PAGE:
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Show off your favorite quilts, throws, and blankets by draping them over this simple wooden quilt rack you can build in an afternoon.
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To make the 2 x 6 x 16 easier to transport home, ask a Lowe’s associate to cut two 60-inch-long pieces (Project Diagram, Cutting Diagram) from the board.
Follow the Cutting Diagram found in the Project Diagram for the best yield from your lumber. Not following the diagram will waste material and possibly prevent you from making the entire project out of one board.
From the three segments, cut the two legs (A) and the four rungs (B) to length (Project Diagram, Cutting List and Cutting Diagram). On the bottom ends of the legs, make a 15-degree angled cut. Sand the pine boards with 100-grit and then 120-grit sandpaper.
Even the most basic power miter saw can make quick and accurate cuts for this project, but accurate measuring and marking will enable you to build this project with a jigsaw, circular saw, or even a handsaw.
From a scrap of 1 x 6 or 2 x 6 lumber, cut a 45-degree angle on two boards to make a pair of jigs to help position the rungs on the legs (Project Diagram, Drawing 1).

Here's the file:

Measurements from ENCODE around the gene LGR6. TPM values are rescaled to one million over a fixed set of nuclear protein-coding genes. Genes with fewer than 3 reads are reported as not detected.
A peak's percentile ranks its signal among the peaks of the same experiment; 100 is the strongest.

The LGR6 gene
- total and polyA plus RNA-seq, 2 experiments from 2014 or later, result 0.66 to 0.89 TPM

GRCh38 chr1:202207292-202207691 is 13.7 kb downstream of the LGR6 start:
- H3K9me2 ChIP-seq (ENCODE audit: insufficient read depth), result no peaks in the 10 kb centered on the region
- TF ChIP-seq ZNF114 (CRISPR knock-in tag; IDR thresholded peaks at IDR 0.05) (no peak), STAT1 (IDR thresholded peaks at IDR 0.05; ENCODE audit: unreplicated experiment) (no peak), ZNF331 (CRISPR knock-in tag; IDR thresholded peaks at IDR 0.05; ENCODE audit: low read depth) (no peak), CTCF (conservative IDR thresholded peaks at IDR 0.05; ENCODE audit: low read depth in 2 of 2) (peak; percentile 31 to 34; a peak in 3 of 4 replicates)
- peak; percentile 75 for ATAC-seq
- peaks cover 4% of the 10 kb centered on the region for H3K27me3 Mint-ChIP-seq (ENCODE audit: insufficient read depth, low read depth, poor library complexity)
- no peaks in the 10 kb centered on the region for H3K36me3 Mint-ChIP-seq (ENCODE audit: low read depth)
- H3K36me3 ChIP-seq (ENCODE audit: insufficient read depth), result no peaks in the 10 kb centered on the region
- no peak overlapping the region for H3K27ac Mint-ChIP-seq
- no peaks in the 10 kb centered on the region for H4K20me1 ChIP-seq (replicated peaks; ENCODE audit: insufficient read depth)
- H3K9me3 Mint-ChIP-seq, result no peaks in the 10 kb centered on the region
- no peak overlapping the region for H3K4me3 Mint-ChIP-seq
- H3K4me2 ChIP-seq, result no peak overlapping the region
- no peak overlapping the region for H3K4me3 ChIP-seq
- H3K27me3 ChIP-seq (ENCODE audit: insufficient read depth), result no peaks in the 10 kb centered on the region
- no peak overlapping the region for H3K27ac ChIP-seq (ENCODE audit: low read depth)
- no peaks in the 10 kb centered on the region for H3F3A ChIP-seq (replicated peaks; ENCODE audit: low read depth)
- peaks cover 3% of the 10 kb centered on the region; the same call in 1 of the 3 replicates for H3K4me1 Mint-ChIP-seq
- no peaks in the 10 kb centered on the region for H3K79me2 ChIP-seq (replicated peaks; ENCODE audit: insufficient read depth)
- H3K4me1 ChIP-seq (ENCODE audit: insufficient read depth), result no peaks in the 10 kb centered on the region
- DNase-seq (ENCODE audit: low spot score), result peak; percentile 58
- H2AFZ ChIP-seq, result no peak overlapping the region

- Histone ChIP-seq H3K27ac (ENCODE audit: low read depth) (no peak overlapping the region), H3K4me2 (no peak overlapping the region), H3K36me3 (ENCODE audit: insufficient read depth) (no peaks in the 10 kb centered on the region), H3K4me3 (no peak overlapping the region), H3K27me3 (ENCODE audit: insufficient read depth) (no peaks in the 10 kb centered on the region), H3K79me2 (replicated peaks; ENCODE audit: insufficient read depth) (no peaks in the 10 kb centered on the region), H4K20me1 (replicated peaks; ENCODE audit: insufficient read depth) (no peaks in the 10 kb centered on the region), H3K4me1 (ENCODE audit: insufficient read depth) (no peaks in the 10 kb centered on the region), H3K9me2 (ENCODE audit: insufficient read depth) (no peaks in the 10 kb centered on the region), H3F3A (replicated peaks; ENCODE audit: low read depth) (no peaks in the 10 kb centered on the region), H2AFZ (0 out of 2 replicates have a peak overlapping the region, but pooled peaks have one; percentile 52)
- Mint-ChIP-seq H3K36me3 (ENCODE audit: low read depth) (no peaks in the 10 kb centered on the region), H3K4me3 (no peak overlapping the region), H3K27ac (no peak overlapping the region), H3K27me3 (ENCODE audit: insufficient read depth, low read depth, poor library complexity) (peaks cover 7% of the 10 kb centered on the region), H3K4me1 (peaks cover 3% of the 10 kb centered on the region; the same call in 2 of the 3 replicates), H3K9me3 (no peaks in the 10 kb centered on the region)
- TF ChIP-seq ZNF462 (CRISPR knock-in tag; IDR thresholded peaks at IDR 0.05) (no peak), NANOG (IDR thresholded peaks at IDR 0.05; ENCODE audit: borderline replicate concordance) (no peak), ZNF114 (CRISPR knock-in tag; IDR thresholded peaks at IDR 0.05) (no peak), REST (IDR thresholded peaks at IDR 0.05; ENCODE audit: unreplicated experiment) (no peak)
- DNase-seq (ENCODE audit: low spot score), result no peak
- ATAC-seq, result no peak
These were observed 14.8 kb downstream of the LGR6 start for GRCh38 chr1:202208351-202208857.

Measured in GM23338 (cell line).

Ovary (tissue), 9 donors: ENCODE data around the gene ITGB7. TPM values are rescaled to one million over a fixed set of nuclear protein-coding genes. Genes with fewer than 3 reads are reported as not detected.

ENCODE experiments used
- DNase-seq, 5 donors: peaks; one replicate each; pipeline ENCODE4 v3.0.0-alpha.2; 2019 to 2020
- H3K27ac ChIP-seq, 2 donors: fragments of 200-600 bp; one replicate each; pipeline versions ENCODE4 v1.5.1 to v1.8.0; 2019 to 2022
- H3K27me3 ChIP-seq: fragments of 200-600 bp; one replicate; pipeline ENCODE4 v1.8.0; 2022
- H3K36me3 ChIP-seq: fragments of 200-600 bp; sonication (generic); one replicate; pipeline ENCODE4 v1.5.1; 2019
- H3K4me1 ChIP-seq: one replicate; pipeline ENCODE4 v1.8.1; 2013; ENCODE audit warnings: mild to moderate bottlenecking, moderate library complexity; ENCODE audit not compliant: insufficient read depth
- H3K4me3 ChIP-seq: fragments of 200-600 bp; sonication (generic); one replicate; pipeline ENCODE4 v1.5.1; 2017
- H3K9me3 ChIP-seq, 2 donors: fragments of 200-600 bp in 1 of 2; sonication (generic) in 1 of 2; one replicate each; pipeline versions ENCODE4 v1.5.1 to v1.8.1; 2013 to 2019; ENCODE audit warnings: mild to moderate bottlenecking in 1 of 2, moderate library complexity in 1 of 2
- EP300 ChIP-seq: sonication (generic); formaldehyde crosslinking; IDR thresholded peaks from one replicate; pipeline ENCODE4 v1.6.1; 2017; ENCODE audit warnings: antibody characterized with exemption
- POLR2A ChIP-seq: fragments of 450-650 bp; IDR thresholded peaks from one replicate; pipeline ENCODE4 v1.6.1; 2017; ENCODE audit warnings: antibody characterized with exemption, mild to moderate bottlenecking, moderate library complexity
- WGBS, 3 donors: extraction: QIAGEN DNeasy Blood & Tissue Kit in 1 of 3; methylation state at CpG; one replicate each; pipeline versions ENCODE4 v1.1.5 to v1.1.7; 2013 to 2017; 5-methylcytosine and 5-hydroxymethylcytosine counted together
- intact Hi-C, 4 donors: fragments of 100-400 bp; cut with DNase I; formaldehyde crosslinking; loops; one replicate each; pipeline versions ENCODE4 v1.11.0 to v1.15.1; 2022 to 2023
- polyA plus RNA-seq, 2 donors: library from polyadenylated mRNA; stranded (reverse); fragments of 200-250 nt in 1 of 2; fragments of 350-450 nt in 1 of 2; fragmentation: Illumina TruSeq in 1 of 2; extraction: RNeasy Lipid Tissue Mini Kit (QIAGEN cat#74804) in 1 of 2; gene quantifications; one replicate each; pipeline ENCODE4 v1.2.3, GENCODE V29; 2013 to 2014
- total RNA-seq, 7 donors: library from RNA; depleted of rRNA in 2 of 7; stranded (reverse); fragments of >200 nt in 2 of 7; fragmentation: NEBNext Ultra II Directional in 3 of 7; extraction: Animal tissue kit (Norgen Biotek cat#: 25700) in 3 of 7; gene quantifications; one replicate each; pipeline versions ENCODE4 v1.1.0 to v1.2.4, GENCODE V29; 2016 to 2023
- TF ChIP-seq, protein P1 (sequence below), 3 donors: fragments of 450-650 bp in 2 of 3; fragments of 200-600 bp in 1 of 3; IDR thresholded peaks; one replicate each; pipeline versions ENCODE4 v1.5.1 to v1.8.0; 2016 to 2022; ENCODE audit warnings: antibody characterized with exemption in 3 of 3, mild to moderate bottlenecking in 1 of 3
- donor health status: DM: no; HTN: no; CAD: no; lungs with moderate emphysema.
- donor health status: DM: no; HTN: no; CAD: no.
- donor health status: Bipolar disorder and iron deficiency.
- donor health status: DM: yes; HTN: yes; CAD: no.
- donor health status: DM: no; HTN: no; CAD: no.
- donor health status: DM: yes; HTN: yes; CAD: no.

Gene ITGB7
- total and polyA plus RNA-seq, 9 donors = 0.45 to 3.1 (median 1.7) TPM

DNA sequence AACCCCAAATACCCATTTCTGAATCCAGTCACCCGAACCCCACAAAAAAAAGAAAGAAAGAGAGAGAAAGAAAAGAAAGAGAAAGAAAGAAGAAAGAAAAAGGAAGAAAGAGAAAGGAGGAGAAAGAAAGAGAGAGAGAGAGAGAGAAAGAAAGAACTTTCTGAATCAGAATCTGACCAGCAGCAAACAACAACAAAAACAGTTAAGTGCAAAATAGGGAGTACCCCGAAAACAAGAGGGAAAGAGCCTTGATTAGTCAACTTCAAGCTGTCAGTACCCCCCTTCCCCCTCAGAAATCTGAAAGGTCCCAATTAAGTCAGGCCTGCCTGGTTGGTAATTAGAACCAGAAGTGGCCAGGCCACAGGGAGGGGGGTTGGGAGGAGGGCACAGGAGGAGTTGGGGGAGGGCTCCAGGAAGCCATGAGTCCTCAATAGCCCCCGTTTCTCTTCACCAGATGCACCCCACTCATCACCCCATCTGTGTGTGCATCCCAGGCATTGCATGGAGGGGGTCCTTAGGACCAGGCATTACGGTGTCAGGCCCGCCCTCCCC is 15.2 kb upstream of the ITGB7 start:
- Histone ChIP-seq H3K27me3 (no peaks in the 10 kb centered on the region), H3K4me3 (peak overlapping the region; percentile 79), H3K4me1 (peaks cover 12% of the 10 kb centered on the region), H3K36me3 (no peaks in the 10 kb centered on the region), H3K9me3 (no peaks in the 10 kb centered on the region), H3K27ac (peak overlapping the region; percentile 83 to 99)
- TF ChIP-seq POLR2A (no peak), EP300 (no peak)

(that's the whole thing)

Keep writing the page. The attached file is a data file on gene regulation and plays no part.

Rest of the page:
Mark the rung locations on the inside faces of the legs (Project Diagram, Drawing 2). Cut a 1/2-inch-diameter dowel into two segments to use as spacers.
Clamp the jigs to the inside face of the legs (A), aligning them with the layout lines for the first rung. Place the dowels on the surface between the legs and add a rung, resting it on the dowels and the jigs. The dowels center the rung in the width of the legs. Position a second rung between the legs to keep them parallel. Drill pilot holes for the angled rung and drive 3-inch screws through the legs into the rung (Project Diagram, Drawing 3).
Remove the clamps, reposition the angled jigs, and repeat for the three remaining rungs.
Apply painter’s tape around the ends of each rung, and then apply a primer and paint (Garden Sage shown) to the ladder legs following the manufacturer’s instructions.
After the paint dries, remove the tape around the rungs and mask the area surrounding the end of each rung. Apply stain (Wheat shown) to the rungs following the manufacturer’s instructions. When dry, apply one coat of polyurethane to the rungs.
Remove the tape and apply a coat of polyurethane to the entire ladder. If the finish is slightly rough, lightly sand the finish with a fine-grit sanding sponge before you apply the final coat of polyurethane.
Lean the ladder against the wall and you are ready to show off your textiles.